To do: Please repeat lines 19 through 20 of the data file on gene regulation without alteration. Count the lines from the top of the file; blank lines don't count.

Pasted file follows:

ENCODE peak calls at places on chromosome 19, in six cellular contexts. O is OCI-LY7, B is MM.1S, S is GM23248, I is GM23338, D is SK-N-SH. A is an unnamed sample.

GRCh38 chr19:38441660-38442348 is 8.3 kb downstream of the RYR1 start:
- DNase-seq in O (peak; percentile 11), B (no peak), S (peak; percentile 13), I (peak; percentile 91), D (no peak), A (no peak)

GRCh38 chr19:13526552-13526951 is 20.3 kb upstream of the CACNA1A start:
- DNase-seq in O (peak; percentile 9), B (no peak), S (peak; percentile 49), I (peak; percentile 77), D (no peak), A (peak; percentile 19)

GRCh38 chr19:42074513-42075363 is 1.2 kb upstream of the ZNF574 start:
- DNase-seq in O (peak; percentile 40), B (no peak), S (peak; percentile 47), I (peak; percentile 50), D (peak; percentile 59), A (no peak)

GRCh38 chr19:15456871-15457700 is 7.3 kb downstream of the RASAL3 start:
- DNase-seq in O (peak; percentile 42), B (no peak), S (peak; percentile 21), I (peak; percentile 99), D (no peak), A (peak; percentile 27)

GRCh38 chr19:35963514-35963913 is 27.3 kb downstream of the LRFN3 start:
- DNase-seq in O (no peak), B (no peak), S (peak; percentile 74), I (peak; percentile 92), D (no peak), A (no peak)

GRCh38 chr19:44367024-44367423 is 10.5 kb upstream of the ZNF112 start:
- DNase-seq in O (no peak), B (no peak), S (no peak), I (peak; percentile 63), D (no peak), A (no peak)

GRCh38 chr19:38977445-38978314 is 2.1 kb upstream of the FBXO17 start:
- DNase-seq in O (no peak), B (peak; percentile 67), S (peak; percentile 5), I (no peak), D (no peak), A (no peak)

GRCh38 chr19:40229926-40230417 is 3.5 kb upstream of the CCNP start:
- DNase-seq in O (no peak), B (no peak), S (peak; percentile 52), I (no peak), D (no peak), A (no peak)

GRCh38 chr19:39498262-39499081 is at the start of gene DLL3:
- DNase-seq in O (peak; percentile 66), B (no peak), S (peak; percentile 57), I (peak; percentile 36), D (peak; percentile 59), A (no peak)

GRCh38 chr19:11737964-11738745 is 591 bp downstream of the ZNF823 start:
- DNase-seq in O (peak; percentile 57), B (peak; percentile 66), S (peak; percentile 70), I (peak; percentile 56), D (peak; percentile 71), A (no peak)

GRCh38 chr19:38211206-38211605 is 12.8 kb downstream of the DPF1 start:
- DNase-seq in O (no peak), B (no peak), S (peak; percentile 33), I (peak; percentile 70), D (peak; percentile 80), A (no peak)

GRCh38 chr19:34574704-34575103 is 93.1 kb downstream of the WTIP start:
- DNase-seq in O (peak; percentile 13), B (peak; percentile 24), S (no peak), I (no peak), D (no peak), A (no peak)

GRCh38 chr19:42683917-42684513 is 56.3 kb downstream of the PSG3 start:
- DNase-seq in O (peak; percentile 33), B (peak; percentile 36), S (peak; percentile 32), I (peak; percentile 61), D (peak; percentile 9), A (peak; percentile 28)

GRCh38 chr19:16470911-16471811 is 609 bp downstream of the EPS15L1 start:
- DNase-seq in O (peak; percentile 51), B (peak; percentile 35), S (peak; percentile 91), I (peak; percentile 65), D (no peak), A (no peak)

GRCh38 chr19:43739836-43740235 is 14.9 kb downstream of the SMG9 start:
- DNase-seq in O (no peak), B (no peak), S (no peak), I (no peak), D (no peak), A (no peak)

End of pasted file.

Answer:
- DNase-seq in O (peak; percentile 66), B (no peak), S (peak; percentile 57), I (peak; percentile 36), D (peak; percentile 59), A (no peak)

GRCh38 chr19:11737964-11738745 is 591 bp downstream of the ZNF823 start: